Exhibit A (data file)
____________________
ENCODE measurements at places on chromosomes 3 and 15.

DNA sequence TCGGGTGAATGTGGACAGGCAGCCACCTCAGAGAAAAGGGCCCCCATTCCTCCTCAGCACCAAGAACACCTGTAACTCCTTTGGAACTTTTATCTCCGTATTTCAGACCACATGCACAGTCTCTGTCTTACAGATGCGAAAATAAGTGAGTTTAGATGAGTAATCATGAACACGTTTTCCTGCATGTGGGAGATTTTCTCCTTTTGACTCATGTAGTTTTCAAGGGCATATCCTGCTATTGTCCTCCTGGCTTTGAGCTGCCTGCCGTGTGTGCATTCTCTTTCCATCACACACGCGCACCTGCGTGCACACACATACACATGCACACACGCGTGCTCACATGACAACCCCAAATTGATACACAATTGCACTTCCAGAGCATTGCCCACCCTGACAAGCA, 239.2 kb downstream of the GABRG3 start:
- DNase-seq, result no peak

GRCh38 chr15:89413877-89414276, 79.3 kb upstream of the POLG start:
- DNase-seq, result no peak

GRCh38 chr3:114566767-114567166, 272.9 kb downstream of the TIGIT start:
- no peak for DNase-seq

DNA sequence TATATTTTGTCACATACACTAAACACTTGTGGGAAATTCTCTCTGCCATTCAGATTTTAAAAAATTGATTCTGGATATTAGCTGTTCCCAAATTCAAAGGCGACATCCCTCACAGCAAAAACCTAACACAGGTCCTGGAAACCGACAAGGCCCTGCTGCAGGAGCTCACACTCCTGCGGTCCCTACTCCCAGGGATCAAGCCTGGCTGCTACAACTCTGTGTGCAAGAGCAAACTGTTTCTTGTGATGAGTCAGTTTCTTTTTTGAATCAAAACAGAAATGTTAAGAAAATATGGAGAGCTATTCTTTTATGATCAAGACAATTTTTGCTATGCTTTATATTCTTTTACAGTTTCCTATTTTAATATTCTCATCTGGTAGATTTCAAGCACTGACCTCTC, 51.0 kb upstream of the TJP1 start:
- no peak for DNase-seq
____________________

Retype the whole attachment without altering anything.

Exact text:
ENCODE measurements at places on chromosomes 3 and 15.

DNA sequence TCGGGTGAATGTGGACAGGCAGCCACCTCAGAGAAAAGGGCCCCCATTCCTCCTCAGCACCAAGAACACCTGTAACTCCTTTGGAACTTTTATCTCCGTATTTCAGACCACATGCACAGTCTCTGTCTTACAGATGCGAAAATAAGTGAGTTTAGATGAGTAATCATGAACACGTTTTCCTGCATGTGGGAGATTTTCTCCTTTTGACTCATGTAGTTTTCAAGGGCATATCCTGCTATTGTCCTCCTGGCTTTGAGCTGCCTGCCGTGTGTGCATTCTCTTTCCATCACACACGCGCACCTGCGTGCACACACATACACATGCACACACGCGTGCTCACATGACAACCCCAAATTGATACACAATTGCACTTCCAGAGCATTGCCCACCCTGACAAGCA, 239.2 kb downstream of the GABRG3 start:
- DNase-seq, result no peak

GRCh38 chr15:89413877-89414276, 79.3 kb upstream of the POLG start:
- DNase-seq, result no peak

GRCh38 chr3:114566767-114567166, 272.9 kb downstream of the TIGIT start:
- no peak for DNase-seq

DNA sequence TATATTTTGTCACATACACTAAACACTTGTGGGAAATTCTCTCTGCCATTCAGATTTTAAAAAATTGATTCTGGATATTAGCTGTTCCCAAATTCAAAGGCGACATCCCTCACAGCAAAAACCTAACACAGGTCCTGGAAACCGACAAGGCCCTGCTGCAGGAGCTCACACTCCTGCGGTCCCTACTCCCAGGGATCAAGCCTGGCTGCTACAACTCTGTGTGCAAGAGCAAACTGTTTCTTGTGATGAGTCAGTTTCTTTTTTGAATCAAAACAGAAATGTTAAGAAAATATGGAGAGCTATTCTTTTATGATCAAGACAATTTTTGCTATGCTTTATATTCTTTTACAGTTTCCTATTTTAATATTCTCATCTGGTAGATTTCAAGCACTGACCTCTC, 51.0 kb upstream of the TJP1 start:
- no peak for DNase-seq